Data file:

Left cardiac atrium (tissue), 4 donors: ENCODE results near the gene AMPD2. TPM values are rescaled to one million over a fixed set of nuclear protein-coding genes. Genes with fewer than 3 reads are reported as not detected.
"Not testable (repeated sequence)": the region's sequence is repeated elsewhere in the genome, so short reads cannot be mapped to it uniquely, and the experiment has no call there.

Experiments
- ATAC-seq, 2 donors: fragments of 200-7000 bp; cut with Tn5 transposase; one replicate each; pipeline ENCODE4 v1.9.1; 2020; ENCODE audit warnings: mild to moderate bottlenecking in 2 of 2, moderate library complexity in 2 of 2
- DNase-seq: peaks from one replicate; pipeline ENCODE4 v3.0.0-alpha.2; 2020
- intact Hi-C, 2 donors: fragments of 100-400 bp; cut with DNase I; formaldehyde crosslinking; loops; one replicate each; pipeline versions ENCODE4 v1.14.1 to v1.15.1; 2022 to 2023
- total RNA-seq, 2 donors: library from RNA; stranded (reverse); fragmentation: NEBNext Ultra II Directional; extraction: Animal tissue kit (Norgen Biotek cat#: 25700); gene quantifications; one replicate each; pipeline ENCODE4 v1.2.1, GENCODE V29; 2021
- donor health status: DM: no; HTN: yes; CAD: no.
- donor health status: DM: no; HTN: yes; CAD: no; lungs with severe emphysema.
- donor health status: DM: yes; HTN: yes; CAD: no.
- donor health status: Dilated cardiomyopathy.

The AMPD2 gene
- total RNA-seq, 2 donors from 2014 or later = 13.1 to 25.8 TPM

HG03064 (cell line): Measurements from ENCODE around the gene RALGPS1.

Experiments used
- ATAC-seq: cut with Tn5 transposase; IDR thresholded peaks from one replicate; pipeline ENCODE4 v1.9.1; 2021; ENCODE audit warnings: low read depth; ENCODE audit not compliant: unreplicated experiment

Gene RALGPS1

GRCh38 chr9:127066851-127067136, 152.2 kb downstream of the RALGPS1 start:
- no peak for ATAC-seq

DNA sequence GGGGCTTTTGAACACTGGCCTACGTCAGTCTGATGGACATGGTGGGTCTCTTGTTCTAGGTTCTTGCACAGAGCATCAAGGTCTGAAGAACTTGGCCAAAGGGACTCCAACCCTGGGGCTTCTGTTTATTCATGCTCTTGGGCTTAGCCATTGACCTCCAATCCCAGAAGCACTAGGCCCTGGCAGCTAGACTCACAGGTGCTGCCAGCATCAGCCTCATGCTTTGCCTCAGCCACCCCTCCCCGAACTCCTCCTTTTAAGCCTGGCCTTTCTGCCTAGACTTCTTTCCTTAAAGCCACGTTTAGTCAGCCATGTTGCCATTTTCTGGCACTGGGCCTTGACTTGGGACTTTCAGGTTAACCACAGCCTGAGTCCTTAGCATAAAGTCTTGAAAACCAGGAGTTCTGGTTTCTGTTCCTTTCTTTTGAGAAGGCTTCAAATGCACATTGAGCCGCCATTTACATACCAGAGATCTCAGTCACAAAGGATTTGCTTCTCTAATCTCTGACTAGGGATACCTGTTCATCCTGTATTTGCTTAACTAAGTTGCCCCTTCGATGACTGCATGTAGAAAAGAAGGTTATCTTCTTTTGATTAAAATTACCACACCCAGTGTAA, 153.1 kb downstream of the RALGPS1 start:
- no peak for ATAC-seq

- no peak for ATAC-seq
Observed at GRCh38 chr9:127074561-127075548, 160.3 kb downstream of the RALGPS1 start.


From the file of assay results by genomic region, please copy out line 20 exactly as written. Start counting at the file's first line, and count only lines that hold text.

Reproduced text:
DNA sequence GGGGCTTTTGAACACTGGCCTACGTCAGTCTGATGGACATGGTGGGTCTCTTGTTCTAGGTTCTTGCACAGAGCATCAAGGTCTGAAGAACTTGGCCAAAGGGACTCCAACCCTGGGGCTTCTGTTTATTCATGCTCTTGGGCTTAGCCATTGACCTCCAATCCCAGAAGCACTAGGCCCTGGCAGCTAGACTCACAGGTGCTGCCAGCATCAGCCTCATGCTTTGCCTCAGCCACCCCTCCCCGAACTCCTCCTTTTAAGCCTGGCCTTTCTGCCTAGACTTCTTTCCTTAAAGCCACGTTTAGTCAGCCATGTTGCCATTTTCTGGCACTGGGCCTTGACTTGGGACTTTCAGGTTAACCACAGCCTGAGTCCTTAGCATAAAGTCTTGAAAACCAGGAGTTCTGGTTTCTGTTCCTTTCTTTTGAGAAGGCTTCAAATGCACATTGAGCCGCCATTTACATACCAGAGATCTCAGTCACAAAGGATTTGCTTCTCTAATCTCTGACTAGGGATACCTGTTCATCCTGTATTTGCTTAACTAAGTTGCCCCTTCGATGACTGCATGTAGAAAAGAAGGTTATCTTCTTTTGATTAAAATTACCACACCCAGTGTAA, 153.1 kb downstream of the RALGPS1 start: